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Cheese and Chocolate 101
Both cheese and chocolate are delicious, complex, and nuanced. Both are maddeningly satiating and addictive. They make you feel elated, a sensation that is hard to part with once ignited.
The process of making chocolate and cheese have similarities: they are both fermented. Cacao seeds must be fermented, dried, and roasted to produce the signature chocolate flavor. Fermentation is a product of yeasts and bacteria that in combination produce ethanol, lactic acid (also present in cheese), and acetic acid along with important aromatic flavor precursors that are responsible for chocolate’s memorable taste. The microbes present on the cacao seeds are essential to the fermentation process, just as microbes in cheese are essential to the dairy curd's final flavor.
In recent years, the microbiological landscape of cheese has been studied in more detail, and reveals a complicated world of healthy bacteria, yeasts, and funghi that develop and transform as a cheese ages.The final flavor of cheese is attributed to the compounds produced as these microbes ferment. Inherently, there will be a magic "sweet" spot where cheese and chocolate pair beautifully with one another, sometimes similar nutty, creamy, tangy, metallic, and roasted aromas blend or complement each other.
Featured in photo above: Milène Jardine Harvey Wallbanger chocolate truffle and Délice de Bourgogne triple cream cow's milk cheese.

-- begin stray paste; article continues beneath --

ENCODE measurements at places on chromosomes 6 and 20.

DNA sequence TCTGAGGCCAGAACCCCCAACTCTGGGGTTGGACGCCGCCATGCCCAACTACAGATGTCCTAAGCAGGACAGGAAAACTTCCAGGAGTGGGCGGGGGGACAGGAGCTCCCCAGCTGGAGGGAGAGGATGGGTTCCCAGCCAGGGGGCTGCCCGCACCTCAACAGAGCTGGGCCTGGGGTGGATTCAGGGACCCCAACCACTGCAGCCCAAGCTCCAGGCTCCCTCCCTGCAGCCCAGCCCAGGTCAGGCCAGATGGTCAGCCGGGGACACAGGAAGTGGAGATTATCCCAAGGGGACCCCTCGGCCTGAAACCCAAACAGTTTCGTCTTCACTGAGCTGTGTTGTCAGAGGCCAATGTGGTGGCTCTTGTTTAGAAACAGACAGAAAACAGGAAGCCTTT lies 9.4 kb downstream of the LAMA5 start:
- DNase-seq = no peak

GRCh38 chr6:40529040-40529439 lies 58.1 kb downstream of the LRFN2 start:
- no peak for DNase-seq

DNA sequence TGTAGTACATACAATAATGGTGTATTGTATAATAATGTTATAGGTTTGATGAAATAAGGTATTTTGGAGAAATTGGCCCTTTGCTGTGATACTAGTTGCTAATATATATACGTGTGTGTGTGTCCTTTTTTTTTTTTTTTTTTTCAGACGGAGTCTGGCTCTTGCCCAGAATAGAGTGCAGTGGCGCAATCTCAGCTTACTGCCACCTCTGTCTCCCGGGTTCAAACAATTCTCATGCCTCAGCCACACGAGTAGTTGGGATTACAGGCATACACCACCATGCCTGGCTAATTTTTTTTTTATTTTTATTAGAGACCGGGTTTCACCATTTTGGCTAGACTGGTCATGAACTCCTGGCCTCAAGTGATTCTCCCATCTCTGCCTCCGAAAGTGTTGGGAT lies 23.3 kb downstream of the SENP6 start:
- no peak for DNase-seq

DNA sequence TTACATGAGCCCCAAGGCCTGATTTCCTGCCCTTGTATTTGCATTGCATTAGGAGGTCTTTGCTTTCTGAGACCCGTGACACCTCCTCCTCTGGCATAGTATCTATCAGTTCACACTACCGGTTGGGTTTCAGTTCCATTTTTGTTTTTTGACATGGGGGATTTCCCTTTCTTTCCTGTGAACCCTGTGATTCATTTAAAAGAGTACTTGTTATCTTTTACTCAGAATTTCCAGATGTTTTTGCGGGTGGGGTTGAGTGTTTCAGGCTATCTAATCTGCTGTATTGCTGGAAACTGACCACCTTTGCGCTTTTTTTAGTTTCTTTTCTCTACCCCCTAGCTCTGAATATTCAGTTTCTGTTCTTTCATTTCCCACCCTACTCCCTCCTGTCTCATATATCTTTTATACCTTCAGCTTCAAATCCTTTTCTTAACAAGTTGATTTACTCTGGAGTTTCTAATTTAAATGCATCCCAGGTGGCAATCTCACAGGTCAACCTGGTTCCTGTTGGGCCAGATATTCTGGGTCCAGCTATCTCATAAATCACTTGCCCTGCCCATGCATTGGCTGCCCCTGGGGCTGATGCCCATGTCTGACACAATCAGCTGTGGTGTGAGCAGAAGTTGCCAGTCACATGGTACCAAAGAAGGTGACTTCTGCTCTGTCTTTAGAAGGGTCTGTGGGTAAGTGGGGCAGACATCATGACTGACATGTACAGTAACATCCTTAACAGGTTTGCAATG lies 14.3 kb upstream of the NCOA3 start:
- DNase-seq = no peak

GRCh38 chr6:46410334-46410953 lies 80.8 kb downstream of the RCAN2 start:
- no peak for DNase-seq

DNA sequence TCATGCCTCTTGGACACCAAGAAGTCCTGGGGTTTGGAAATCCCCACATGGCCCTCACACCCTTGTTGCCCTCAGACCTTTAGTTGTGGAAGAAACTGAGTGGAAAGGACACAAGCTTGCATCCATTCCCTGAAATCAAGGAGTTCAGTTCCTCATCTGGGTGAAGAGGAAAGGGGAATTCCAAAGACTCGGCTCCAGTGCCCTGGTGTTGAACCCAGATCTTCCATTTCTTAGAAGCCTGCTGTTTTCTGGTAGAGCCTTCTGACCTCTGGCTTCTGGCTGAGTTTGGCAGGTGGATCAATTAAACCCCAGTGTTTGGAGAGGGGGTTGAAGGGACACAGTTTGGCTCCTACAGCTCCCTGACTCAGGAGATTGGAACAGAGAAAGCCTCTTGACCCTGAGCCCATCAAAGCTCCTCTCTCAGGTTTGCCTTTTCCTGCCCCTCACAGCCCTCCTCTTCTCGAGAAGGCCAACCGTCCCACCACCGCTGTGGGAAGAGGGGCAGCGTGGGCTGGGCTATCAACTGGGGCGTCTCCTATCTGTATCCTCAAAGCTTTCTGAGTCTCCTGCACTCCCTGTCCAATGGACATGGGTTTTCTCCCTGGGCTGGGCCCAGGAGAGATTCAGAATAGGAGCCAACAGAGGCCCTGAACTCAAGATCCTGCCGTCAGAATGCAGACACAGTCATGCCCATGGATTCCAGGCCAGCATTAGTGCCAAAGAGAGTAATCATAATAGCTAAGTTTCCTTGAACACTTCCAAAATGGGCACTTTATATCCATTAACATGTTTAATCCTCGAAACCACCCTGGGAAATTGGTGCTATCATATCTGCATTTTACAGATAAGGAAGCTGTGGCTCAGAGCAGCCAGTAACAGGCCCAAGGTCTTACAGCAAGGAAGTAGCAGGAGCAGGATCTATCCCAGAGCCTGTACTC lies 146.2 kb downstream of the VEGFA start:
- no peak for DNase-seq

So what makes cheese addictive? Cheese is known for containing tyrosine, an amino acid that clusters into crystals in firmer cheeses like Gouda and Parmigiano Reggiano. Some studies have found tyrosine to be useful during conditions of stress and sleep deprivation. It also increases dopamine, the neurotransmitter famous for making one happy.
Chocolate is known as an aphrodesiac, despite researchers claims that the two chemicals found in chocolate (tryptophan and phenylethylamine) are too small to actually have an uplifting effect. Tryptophan is a building block of serotonin, a brain chemical involved in sexual arousal. The other, phenylethylamine, a stimulant related to amphetamine, is released in the brain when people fall in love. In light of this research, it's interesting to contemplate that cheese has the potential to exceed chocolate as the signature pick-me-up.
Any way you write it, however, cheese and chocolate taste good. So by default, they will make you feel good, too.
Basic Pairing Guidelines
My rule of thumb is to pair chocolate with a cheese that has a similar flavor profile. If a chocolate is more nutty, pair it with an aged, firm, nutty cheese. If it is a little savory and funky, pair it with a washed rind that will enhance those flavors. If the chocolate is dark dark dark and slightly metallic, pair it with a creamy blue.
The other direction you can take is to find contrasts so that the cheese and chocolate do not overwhelm each other. One of those classic pairings is a triple cream with a dark chocolate. The cream in the triple cream cheese serves as a sweet, buttery accent to the astringent, slightly bitter quality of dark chocolate.